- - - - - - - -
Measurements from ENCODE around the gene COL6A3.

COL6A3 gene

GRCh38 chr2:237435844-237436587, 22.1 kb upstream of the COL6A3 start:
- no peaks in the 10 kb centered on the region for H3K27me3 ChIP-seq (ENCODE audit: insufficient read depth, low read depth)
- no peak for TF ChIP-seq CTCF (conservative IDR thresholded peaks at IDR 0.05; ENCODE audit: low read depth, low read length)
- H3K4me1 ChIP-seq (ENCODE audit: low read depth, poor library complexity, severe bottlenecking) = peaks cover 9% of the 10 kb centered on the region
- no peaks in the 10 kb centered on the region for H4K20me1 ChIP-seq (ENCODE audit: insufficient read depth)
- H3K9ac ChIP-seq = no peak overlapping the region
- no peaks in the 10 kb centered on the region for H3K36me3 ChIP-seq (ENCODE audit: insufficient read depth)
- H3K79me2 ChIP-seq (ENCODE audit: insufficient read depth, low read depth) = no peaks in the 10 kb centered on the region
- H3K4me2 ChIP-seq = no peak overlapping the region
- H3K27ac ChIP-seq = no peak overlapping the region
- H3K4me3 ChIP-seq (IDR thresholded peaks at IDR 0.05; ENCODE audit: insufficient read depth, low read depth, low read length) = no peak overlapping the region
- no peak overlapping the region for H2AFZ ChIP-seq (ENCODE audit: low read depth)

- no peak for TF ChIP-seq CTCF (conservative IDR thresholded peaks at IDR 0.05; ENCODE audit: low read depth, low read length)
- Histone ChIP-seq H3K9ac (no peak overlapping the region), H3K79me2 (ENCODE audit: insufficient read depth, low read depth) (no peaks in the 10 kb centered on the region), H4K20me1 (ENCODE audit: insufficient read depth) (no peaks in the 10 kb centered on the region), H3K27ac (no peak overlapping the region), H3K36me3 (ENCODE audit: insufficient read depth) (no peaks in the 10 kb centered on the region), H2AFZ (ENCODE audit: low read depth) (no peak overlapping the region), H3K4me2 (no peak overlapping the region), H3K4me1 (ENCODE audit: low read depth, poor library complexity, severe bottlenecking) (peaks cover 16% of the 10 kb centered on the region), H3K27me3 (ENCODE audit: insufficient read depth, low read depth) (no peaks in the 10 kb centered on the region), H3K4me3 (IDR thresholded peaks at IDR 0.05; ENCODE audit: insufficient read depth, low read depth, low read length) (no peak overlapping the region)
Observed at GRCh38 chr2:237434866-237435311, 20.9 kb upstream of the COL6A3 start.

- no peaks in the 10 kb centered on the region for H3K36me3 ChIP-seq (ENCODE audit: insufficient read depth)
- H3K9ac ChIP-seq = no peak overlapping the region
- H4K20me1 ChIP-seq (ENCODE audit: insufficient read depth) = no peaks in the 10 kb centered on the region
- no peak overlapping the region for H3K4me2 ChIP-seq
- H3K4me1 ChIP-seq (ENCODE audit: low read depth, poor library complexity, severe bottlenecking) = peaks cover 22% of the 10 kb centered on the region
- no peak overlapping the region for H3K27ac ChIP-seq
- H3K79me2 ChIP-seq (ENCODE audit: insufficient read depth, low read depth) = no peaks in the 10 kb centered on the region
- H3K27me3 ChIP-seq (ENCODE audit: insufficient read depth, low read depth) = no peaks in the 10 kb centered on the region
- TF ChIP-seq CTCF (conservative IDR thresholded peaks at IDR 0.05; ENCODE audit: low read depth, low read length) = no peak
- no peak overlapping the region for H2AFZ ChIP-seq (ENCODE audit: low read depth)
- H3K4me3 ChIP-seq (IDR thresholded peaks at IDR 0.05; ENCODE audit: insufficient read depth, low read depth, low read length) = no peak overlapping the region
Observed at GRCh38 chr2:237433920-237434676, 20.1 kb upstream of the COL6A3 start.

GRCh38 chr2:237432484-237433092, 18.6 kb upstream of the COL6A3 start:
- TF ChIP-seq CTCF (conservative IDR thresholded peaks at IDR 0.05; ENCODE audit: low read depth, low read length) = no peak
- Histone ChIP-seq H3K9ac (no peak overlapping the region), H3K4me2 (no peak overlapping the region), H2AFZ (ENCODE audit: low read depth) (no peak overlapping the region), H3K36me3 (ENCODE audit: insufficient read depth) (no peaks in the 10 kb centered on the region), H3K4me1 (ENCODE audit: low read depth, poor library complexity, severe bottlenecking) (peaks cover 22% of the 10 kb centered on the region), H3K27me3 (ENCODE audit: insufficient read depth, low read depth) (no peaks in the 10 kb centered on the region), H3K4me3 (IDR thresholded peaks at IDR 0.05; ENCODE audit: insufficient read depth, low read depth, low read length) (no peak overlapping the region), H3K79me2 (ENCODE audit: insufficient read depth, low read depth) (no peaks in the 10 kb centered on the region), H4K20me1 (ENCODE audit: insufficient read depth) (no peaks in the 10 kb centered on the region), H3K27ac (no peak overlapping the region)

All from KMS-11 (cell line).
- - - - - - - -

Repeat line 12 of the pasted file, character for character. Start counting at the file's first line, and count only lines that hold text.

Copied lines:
- H3K27ac ChIP-seq = no peak overlapping the region